Still life photography can be a really fun challenge, and the good news is that you already have what you need in your very own home! You can use fruits, shells, flowers for a more natural look, or you can use ordinary household items, too. The challenge comes from creating an artful arrangement that allows the viewer to study the objects closely without distraction. Some distractions might be the awkward placement or composition of the items. Also, lighting a still life can be a particular challenge.
First, select your subject. Look for a group of objects that are connected in some way. You might use all antique items or items with similar shapes and colors or maybe they all fit a theme. Look for objects with some character. Sometimes it’s easiest to start with one object (such as a stack of old books), then add props (reading glasses and a cup of tea). Think about the mood you are trying to achieve.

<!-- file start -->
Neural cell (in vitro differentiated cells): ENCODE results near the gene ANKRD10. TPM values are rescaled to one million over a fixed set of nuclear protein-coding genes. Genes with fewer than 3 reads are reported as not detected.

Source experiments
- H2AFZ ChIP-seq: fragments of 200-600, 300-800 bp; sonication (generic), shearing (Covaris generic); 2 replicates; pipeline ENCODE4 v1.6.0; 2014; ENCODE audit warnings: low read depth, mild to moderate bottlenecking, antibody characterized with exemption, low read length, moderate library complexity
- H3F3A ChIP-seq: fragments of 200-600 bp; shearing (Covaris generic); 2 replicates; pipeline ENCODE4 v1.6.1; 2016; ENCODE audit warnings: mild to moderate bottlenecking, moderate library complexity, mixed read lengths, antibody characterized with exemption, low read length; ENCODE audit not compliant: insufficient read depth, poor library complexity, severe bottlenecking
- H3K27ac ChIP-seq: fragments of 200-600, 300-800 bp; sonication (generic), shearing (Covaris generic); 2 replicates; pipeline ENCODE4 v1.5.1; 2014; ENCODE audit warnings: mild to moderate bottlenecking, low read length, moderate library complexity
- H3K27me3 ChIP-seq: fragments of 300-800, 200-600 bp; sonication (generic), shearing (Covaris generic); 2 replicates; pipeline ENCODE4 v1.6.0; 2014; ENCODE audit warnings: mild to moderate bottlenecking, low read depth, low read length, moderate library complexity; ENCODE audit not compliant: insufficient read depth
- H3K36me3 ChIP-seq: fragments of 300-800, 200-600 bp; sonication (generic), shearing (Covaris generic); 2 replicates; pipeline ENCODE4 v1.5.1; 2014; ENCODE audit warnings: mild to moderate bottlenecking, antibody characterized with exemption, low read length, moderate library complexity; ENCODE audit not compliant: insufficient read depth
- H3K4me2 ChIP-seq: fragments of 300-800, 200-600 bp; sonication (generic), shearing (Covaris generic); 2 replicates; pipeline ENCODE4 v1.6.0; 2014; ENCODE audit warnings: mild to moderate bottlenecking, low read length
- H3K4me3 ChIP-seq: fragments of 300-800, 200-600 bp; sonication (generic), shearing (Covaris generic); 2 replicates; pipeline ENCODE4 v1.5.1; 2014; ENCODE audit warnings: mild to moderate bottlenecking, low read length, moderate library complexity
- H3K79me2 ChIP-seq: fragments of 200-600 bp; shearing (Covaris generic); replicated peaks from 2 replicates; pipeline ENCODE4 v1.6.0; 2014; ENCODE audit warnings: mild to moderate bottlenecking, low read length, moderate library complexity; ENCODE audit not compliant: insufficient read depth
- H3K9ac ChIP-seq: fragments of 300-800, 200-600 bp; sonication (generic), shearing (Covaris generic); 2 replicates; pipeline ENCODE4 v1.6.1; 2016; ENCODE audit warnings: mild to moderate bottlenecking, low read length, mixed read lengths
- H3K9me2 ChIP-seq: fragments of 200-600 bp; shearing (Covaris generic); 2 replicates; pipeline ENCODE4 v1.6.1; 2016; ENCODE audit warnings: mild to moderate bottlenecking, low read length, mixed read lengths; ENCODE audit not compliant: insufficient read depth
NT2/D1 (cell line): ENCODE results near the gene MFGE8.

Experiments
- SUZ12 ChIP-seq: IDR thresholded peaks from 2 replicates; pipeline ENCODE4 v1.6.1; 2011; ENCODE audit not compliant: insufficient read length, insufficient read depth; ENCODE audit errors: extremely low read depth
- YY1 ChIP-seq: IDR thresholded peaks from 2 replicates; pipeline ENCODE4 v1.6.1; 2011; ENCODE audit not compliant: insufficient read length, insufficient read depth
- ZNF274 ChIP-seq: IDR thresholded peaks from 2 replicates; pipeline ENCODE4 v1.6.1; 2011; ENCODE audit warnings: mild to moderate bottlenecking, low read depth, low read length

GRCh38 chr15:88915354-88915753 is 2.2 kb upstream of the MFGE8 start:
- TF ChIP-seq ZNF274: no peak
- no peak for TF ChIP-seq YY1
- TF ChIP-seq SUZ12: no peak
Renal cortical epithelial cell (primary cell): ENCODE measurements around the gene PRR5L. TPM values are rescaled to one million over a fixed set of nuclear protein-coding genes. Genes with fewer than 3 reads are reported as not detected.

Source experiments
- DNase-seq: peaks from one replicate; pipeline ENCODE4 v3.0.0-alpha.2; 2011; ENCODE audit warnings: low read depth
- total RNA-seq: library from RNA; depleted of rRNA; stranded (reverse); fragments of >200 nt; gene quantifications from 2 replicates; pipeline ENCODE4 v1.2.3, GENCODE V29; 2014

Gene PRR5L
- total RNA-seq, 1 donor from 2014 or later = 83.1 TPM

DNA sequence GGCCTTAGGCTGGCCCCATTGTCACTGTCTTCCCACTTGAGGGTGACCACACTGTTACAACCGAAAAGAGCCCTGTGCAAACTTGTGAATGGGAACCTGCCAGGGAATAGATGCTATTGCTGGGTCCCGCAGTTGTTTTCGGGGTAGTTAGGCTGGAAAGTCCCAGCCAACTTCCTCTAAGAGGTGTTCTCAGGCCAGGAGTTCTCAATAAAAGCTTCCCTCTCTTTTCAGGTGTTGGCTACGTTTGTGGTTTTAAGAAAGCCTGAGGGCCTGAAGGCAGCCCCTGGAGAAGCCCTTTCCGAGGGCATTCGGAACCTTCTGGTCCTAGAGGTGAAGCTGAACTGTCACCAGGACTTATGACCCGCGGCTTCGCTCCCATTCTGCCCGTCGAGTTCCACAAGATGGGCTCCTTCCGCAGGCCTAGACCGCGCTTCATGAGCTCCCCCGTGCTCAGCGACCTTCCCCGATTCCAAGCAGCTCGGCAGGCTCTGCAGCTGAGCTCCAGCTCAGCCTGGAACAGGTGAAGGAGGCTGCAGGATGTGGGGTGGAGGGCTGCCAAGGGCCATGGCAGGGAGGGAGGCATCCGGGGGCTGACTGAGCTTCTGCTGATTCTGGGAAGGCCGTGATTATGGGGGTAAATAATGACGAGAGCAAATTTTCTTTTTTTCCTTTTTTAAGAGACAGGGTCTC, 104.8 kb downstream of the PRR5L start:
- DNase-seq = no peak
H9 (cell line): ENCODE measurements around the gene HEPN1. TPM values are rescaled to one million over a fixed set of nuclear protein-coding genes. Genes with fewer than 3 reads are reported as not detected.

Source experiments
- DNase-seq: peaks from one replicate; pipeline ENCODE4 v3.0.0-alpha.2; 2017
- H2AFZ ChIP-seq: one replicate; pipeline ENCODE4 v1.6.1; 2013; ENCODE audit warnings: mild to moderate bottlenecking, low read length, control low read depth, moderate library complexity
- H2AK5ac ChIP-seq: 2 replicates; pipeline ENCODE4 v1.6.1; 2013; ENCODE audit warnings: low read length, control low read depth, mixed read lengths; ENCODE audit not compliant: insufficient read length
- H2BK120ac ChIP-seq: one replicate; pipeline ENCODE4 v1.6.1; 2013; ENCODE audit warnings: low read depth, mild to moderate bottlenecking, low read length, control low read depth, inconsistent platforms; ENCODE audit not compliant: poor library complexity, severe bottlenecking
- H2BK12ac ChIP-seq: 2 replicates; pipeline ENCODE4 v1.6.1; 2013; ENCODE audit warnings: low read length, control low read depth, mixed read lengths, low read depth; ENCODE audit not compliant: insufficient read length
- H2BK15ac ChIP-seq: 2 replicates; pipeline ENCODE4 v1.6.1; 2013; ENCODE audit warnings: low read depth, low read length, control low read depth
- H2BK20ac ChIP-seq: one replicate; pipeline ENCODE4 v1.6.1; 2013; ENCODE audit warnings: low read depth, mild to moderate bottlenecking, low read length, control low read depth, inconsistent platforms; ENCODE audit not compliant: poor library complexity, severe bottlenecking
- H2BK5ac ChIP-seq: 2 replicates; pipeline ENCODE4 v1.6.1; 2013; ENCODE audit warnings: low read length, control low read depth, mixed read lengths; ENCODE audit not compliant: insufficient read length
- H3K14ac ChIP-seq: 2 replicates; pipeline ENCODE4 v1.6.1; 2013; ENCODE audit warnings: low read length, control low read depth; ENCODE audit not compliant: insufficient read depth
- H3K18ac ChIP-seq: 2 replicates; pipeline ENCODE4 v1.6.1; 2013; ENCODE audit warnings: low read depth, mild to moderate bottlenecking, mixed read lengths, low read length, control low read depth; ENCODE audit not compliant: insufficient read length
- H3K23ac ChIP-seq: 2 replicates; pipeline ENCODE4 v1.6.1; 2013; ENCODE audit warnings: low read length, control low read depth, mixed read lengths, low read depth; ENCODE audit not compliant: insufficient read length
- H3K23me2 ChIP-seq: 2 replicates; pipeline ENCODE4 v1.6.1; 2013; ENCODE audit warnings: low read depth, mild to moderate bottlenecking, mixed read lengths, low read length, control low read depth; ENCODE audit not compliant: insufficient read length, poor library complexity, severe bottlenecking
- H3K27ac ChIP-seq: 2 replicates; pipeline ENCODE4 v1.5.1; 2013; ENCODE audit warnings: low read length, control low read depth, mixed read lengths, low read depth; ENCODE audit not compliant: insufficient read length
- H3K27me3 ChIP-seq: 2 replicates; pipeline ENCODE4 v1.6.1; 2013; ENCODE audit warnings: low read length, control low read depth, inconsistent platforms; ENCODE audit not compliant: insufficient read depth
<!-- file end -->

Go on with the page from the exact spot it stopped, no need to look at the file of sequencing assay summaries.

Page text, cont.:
Choose your background. A plain background is usually best to avoid pulling the eye from the subject, but you can also add a bit of color or subtle texture. Black works well for moody scenes, and black velvet works well for a backdrop. Use a depth of field that is narrow enough to minimize inconsistencies in your background.
Consider your lighting. Soft, diffuse sidelight, such as natural window light, is usually best for still life photography. Sidelight brings out the texture and helps to create a sense of depth. If shadows are a problem, you can use a diffuser or a piece of translucent white fabric to soften the light. Low power flash, a reflector, or even tin foil taped to cardboard can bounce light into the image’s shadow areas.
Give still life photography a try, and share your creative compositions in Muench University! As always, constructive comments on others’ images are encouraged, and our pros will offer some helpful commentary as well.